“You must be able to respond to your circumstances
as they exist – not as you would like them to be.”
– Brian Billick
WNST.net partner & Super Bowl XXXV
Head Coach Baltimore Ravens
THE BONE MARROW TRANSPLANT NURSE said the blood – or more accurately the “lymphocytes” – would arrive at 2 p.m. At exactly 2:07 on Thursday, Nov. 19th, she walked in the room with another plastic bag filled with the red river of life. This was a much smaller bag than anything I’d ever seen attached to my wife’s tree of connected devices, medicines and fluids.
“We’re only giving her the stuff she needs,” the nurse said as she prepared to attach it to Jenn. So, this bag of T cells from a 22-year old man in Germany designed to stimulate a graft vs. host disease in her body to kill her leukemia this winter, took quite a circuitous route to her room on the fifth floor at Johns Hopkins last week.
The collection was done in Cologne. It was transferred to Frankfurt via train, then flown to J.F.K. Airport in New York, and then flown from Newark to BWI. It came with a delivery man named Udo in a taxi from outer Glen Burnie to Johns Hopkins. He spent the next three days hanging out at a hotel near Ferndale. Not incidentally – because this bag of lymphocytes is time sensitive – there was a complete backup plan with a different flight through Detroit (if necessary).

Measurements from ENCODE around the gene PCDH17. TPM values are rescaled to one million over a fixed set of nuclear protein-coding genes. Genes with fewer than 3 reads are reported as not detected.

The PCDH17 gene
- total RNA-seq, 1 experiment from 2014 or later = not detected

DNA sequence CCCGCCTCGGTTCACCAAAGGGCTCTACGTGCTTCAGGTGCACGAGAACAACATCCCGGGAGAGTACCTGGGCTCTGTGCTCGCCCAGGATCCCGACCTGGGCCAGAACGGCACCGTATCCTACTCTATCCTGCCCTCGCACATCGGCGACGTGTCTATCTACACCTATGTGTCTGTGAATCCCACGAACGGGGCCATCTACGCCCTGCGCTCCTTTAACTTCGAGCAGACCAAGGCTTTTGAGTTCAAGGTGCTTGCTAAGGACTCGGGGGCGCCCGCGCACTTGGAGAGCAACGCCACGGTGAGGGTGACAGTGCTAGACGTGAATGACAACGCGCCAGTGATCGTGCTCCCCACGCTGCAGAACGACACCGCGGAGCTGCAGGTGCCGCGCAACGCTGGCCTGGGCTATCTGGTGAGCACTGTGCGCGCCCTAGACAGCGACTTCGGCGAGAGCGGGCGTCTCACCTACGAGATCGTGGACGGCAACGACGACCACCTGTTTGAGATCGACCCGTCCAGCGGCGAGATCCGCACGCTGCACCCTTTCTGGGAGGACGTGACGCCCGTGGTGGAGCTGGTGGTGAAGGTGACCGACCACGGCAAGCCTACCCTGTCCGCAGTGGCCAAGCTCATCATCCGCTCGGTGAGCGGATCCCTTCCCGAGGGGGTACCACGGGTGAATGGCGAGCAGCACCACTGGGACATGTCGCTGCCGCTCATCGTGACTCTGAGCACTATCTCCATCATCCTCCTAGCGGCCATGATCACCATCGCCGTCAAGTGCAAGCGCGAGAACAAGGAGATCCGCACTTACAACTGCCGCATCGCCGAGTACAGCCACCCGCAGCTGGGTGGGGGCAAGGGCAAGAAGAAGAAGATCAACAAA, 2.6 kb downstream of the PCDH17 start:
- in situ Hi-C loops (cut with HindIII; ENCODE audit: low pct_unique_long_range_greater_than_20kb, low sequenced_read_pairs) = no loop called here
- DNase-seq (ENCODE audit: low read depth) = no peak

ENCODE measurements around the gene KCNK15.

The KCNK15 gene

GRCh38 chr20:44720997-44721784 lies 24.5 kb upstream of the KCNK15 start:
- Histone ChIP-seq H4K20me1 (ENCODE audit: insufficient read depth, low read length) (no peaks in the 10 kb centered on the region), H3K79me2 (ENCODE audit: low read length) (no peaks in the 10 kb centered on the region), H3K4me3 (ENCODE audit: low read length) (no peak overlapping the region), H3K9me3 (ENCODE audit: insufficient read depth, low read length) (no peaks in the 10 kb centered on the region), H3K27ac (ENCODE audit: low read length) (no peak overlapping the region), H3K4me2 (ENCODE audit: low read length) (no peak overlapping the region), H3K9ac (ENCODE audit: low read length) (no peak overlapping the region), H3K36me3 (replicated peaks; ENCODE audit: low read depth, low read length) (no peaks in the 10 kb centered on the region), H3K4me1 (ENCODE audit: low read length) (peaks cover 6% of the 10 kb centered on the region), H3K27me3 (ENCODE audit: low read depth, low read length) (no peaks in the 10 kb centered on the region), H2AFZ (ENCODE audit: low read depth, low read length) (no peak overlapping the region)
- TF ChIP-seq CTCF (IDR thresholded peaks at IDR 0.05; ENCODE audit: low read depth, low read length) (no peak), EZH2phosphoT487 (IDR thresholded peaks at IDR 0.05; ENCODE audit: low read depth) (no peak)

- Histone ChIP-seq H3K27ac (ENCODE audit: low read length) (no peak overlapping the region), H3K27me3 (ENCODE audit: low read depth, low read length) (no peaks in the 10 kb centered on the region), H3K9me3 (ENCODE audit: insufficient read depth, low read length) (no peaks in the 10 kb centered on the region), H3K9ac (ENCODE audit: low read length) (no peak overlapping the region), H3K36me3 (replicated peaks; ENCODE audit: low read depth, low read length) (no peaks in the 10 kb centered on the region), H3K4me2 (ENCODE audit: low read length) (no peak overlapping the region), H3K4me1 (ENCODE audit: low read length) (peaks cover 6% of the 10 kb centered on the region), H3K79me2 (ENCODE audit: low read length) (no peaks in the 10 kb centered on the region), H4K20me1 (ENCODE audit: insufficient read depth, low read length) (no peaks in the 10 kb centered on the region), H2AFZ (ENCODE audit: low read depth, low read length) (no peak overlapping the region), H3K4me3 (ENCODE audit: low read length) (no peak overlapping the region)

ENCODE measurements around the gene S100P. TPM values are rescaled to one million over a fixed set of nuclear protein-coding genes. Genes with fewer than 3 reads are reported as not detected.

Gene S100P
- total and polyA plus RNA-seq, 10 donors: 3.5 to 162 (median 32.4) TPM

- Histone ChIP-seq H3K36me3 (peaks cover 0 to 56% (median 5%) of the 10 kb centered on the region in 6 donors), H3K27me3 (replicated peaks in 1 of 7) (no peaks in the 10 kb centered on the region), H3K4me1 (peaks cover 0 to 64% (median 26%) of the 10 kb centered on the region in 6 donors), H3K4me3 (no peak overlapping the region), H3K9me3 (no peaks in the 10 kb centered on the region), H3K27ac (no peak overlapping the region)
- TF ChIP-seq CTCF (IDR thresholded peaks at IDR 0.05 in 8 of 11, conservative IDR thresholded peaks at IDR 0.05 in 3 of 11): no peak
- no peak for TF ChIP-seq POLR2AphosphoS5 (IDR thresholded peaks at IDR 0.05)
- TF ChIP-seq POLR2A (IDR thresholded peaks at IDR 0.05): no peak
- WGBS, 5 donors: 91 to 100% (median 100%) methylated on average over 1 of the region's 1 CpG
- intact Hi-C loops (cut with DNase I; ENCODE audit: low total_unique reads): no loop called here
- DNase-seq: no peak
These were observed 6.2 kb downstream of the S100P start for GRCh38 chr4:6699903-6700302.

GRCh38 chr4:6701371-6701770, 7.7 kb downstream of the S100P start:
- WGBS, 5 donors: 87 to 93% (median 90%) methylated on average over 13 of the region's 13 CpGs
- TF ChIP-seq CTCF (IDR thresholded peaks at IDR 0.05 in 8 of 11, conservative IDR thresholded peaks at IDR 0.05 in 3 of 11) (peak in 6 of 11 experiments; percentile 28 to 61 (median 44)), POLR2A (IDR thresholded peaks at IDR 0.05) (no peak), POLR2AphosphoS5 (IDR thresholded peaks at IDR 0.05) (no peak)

I’m not making this up.
Once it was connected to Jenn, gravity took over and the bag of lymphocytes flowed into her veins. The official prediction from the nurse was “less than an hour” but it only took 25 minutes once she began the drip at 2:22 p.m.
At 2:47 p.m. on the Thursday before Thanksgiving, we believe my wife’s life could be saved for the second time by this magnanimous – and for now, anonymous – angel across the Atlantic Ocean. On June 26, 2014, this German man sent a gigantic bag of bone marrow to save her life the first time. He wrote her this letter signed, “your genetic twin.”
They have genetically identical blood, which is why this will work. It’s why we’ve traveled the world and swabbed folks for the bone marrow registry since the beginning of her cancer. This is how lives are saved – matching folks with the same DNA. Coincidentally, both Jenn and her donor have “B Positive” blood.
And the week before Thanksgiving in America, he gave us something to be very “thankful” for and one day next summer we positively hope to meet him somewhere cool and thank him in person for saving her life – twice!
Of course, we wonder what we’ll say to him. And I wonder what they say to him when they ask him to do this? And, no doubt, they must say it in German, right?
It’s all so big, so incredible – like something in a movie that doesn’t even make sense.
The first time left us speechless. This second time – amidst a country here that’s seemingly lost its …